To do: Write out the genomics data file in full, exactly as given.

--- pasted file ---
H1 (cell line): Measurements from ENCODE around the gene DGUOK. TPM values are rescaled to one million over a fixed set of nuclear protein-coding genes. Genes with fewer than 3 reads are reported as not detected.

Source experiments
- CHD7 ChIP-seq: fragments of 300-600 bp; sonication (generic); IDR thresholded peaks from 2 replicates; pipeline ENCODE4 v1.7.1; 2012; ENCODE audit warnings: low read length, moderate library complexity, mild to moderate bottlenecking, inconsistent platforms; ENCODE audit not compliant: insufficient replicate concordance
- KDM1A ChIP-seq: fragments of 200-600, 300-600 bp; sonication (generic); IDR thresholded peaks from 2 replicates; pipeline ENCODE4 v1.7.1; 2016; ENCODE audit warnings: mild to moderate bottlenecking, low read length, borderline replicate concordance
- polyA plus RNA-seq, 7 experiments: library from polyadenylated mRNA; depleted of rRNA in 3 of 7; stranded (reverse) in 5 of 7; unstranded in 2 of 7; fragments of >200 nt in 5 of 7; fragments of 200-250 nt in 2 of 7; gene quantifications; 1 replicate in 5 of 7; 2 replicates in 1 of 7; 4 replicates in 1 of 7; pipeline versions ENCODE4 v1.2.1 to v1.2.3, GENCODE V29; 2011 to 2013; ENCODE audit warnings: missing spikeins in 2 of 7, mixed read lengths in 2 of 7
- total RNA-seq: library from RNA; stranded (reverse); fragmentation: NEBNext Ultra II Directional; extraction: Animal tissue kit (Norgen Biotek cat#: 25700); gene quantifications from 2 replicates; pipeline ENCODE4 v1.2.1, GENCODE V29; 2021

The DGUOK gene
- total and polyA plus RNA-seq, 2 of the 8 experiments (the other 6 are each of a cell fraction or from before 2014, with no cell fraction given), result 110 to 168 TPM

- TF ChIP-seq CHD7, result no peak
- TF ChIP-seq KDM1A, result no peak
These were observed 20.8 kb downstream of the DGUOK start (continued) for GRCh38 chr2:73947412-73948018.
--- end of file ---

H1 (cell line): Measurements from ENCODE around the gene DGUOK. TPM values are rescaled to one million over a fixed set of nuclear protein-coding genes. Genes with fewer than 3 reads are reported as not detected.

Source experiments
- CHD7 ChIP-seq: fragments of 300-600 bp; sonication (generic); IDR thresholded peaks from 2 replicates; pipeline ENCODE4 v1.7.1; 2012; ENCODE audit warnings: low read length, moderate library complexity, mild to moderate bottlenecking, inconsistent platforms; ENCODE audit not compliant: insufficient replicate concordance
- KDM1A ChIP-seq: fragments of 200-600, 300-600 bp; sonication (generic); IDR thresholded peaks from 2 replicates; pipeline ENCODE4 v1.7.1; 2016; ENCODE audit warnings: mild to moderate bottlenecking, low read length, borderline replicate concordance
- polyA plus RNA-seq, 7 experiments: library from polyadenylated mRNA; depleted of rRNA in 3 of 7; stranded (reverse) in 5 of 7; unstranded in 2 of 7; fragments of >200 nt in 5 of 7; fragments of 200-250 nt in 2 of 7; gene quantifications; 1 replicate in 5 of 7; 2 replicates in 1 of 7; 4 replicates in 1 of 7; pipeline versions ENCODE4 v1.2.1 to v1.2.3, GENCODE V29; 2011 to 2013; ENCODE audit warnings: missing spikeins in 2 of 7, mixed read lengths in 2 of 7
- total RNA-seq: library from RNA; stranded (reverse); fragmentation: NEBNext Ultra II Directional; extraction: Animal tissue kit (Norgen Biotek cat#: 25700); gene quantifications from 2 replicates; pipeline ENCODE4 v1.2.1, GENCODE V29; 2021

The DGUOK gene
- total and polyA plus RNA-seq, 2 of the 8 experiments (the other 6 are each of a cell fraction or from before 2014, with no cell fraction given), result 110 to 168 TPM

- TF ChIP-seq CHD7, result no peak
- TF ChIP-seq KDM1A, result no peak
These were observed 20.8 kb downstream of the DGUOK start (continued) for GRCh38 chr2:73947412-73948018.